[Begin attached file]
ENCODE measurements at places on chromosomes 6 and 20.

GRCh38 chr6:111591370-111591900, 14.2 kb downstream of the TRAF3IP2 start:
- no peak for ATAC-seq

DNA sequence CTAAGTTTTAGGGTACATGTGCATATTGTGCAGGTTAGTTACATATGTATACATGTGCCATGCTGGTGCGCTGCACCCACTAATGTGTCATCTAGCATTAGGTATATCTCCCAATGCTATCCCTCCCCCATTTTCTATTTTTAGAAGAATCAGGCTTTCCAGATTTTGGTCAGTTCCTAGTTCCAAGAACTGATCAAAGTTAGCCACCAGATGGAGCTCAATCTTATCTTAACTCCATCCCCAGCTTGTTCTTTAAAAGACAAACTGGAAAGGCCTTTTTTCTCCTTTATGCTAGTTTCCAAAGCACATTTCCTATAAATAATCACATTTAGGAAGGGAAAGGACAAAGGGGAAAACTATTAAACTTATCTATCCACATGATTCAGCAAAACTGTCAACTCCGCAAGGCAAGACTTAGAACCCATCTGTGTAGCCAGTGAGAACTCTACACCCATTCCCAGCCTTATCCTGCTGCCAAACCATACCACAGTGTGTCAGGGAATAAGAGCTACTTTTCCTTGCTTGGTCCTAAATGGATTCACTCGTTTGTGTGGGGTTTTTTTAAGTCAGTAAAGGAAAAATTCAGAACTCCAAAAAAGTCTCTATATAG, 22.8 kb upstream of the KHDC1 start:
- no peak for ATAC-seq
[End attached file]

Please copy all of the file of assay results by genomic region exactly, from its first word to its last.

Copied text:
ENCODE measurements at places on chromosomes 6 and 20.

GRCh38 chr6:111591370-111591900, 14.2 kb downstream of the TRAF3IP2 start:
- no peak for ATAC-seq

DNA sequence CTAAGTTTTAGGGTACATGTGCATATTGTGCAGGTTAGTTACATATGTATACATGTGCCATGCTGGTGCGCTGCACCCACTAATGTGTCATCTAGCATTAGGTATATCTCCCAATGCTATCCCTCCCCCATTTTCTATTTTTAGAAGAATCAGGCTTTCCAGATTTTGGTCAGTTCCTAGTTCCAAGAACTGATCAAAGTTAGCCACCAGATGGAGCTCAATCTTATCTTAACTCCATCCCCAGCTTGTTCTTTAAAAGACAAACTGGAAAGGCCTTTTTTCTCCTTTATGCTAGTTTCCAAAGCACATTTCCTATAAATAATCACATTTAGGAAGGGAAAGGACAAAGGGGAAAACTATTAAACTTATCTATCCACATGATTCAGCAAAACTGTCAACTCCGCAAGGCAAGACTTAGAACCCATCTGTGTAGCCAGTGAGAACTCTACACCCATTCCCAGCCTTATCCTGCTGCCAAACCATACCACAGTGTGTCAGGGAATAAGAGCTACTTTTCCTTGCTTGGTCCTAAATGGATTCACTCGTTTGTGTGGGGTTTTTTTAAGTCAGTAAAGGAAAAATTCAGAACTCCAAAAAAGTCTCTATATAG, 22.8 kb upstream of the KHDC1 start:
- no peak for ATAC-seq